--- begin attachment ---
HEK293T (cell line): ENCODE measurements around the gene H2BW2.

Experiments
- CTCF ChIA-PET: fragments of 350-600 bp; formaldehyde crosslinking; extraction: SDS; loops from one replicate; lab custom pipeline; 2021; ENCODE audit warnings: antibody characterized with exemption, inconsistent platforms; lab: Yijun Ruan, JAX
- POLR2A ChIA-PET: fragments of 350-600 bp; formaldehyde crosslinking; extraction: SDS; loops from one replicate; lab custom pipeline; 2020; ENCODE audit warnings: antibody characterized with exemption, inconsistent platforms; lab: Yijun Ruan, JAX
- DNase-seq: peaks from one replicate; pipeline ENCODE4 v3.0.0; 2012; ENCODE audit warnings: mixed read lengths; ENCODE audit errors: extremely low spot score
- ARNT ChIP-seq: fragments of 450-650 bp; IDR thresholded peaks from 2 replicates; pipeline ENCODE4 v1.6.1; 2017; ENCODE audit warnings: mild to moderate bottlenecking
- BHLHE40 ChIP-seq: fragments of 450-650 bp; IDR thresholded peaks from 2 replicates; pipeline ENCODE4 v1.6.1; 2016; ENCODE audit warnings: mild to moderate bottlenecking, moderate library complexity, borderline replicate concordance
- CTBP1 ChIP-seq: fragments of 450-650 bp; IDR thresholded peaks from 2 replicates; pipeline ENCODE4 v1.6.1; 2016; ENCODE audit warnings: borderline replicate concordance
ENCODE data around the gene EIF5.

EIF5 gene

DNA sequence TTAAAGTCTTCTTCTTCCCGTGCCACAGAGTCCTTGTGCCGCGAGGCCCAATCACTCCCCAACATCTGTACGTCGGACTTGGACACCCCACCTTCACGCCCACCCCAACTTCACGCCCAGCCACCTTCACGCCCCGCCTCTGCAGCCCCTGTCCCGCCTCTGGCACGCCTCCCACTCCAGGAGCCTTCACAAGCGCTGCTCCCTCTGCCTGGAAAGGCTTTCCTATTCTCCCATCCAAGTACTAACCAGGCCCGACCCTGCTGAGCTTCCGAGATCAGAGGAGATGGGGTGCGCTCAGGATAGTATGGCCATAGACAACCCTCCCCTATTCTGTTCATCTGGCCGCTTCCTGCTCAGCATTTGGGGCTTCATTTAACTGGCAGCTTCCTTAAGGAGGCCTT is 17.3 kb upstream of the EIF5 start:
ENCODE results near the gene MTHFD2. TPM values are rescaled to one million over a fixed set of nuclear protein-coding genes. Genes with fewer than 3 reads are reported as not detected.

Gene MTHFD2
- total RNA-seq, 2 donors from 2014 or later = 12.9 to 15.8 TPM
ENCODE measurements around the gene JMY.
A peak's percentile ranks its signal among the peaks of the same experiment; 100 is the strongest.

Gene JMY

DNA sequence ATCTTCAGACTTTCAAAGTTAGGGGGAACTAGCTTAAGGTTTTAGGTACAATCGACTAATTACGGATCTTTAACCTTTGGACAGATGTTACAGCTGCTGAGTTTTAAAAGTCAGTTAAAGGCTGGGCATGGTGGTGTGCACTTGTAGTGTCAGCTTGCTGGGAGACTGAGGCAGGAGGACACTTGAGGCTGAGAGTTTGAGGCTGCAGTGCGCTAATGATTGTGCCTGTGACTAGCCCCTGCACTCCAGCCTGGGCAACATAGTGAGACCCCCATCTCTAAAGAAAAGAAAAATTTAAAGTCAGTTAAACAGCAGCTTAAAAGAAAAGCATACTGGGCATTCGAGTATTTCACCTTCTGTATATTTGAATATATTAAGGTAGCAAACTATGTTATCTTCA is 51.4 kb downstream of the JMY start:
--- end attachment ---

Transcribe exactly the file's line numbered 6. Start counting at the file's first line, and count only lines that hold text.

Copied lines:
- ARNT ChIP-seq: fragments of 450-650 bp; IDR thresholded peaks from 2 replicates; pipeline ENCODE4 v1.6.1; 2017; ENCODE audit warnings: mild to moderate bottlenecking